Our vessel had neither self steering nor a chart plotter. It came equipped with only a handheld GPS which was mounted in a way that you could not comfortably enter any waypoints. We also felt it was somewhat misrepresented, having been listed as a cutter rig with center board and having neither. The inner forestay had been removed upon the complaints of cruisers inexperienced with cutters, and the center board was disabled so it could not be lowered. It would have been nice to have for stability and steering capability on our offshore legs in more than 25 knots of breeze. It also came with only a #3 foresail, as the #1 had blown out and was taped but not repaired. Nevertheless, we managed to take third place overall in the fleet all the while imagining the glory that might have been ours with a full complement of resources (i.e., we had excuses)!
Neither of the charter companies does advance provisioning, perhaps an opportunity for future enhancement.
We arrived on the heels of a cold front passing through on St. Patrick's Day. Our first night the temperatures dipped into the forties and we snuggled in our berth. Our vessel did have both heat and air conditioning, although we used neither during our week, and it had a hot water heater which we used with gusto and were quite comfortable. Each day it got progressively warmer until our last day, which was scorching hot. What this also meant is that we were blessed by the wind gods and had plenty of good sailing throughout the week. Two days we had steady breezes of 15 to 25 knots and the other days we had 10-15. Pretty idyllic. Several of our boats put in a reef on the windier days. No one was uncomfortable and all smiles were genuine.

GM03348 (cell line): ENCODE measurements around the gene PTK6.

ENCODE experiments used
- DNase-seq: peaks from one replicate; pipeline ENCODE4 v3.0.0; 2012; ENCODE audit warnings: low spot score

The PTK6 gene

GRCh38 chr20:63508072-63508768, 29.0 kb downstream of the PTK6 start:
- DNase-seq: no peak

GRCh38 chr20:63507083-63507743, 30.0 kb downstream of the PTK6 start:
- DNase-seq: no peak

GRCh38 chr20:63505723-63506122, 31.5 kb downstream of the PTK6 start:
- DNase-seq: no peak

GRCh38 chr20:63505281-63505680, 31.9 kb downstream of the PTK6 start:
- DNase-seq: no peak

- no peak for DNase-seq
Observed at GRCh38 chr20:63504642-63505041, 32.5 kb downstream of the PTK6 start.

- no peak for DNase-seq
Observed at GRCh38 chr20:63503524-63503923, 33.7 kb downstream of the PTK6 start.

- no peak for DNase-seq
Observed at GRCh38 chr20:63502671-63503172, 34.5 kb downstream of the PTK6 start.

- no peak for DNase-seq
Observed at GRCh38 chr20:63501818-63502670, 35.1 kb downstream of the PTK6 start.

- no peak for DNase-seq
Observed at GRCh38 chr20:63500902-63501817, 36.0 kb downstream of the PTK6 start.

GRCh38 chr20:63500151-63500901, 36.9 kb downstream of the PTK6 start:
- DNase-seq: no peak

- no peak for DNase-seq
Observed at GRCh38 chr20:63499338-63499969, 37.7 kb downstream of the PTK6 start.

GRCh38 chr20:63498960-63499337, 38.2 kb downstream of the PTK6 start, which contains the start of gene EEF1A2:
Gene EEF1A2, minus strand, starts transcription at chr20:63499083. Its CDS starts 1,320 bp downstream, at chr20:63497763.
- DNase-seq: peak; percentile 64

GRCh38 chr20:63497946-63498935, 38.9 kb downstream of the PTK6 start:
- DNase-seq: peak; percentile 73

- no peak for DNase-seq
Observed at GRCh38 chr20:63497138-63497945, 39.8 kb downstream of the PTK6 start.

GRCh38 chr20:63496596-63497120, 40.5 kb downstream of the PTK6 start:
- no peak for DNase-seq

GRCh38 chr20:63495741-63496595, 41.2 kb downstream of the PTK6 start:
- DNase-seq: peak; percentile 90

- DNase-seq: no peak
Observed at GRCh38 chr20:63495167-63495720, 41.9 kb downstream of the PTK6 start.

The sun was quite strong and several unsuspecting tourists were scarlet before they knew it. Overall, it was pleasant and comfortable with a little of everything, including some sprinkles on one cloudy day. Nothing to complain about.
Navigating the coast
The islands off the coast of Florida in the Gulf of Mexico form a portion of the interior passage known as the Intracoastal Waterway. There are passages between the islands into the Gulf as well as complete inland routes where you never have to go “outside.” What that does, however, is introduce a second system of markings on aids to navigation. This system is unique to the ICW government marks and helps to identify and distinguish the ICW route where it crosses other marked channels and bodies of water. It’s like a designated route within the overall waterway system. A highway of sorts.
The ICW system of numbering is slightly different from the traditional convention of buoyage. If you use the rule of thumb “Red, right, returning to Texas ” you’ll be pretty spot on. Basically red is always aligned with the land side.
Most aids to navigation along the ICW are day markers or lighted markers, not buoys. A typical marker will be about 15 feet high and mounted on a piling. The green markers have odd numbers and the red ones even numbers just like in the conventional system.
Every ICW navigation marker has yellow reflective device-a horizontal stripe, square or triangle-to denote it as an ICW marker. You’ll find these yellow devices especially useful where the ICW crosses or merges with another channel or body of water, something which frequently results in a confusing array of buoys and other aids to navigation so it pays to remain vigilant. The conventional system still follows the “red, right, returning” rule.
To read about the destinations, please click here.
The saga of the trip down as shared among the pda's from locations unknown.